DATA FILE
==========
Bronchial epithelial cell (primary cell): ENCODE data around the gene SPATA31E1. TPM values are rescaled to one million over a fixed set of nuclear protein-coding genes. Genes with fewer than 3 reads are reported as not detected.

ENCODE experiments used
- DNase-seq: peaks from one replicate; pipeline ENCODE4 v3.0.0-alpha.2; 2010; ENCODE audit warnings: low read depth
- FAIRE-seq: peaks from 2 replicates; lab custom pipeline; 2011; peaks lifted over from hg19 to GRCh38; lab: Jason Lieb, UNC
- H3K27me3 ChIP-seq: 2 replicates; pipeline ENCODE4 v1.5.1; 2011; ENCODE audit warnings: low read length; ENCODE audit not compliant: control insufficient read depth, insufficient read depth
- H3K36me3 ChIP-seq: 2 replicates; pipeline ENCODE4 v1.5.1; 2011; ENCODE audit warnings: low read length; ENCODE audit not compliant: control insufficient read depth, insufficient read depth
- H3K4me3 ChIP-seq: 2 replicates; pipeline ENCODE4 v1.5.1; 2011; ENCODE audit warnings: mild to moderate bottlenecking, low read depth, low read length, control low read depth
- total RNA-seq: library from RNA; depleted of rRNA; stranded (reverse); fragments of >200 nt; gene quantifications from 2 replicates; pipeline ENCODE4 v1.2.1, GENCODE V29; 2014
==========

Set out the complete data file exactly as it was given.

Bronchial epithelial cell (primary cell): ENCODE data around the gene SPATA31E1. TPM values are rescaled to one million over a fixed set of nuclear protein-coding genes. Genes with fewer than 3 reads are reported as not detected.

ENCODE experiments used
- DNase-seq: peaks from one replicate; pipeline ENCODE4 v3.0.0-alpha.2; 2010; ENCODE audit warnings: low read depth
- FAIRE-seq: peaks from 2 replicates; lab custom pipeline; 2011; peaks lifted over from hg19 to GRCh38; lab: Jason Lieb, UNC
- H3K27me3 ChIP-seq: 2 replicates; pipeline ENCODE4 v1.5.1; 2011; ENCODE audit warnings: low read length; ENCODE audit not compliant: control insufficient read depth, insufficient read depth
- H3K36me3 ChIP-seq: 2 replicates; pipeline ENCODE4 v1.5.1; 2011; ENCODE audit warnings: low read length; ENCODE audit not compliant: control insufficient read depth, insufficient read depth
- H3K4me3 ChIP-seq: 2 replicates; pipeline ENCODE4 v1.5.1; 2011; ENCODE audit warnings: mild to moderate bottlenecking, low read depth, low read length, control low read depth
- total RNA-seq: library from RNA; depleted of rRNA; stranded (reverse); fragments of >200 nt; gene quantifications from 2 replicates; pipeline ENCODE4 v1.2.1, GENCODE V29; 2014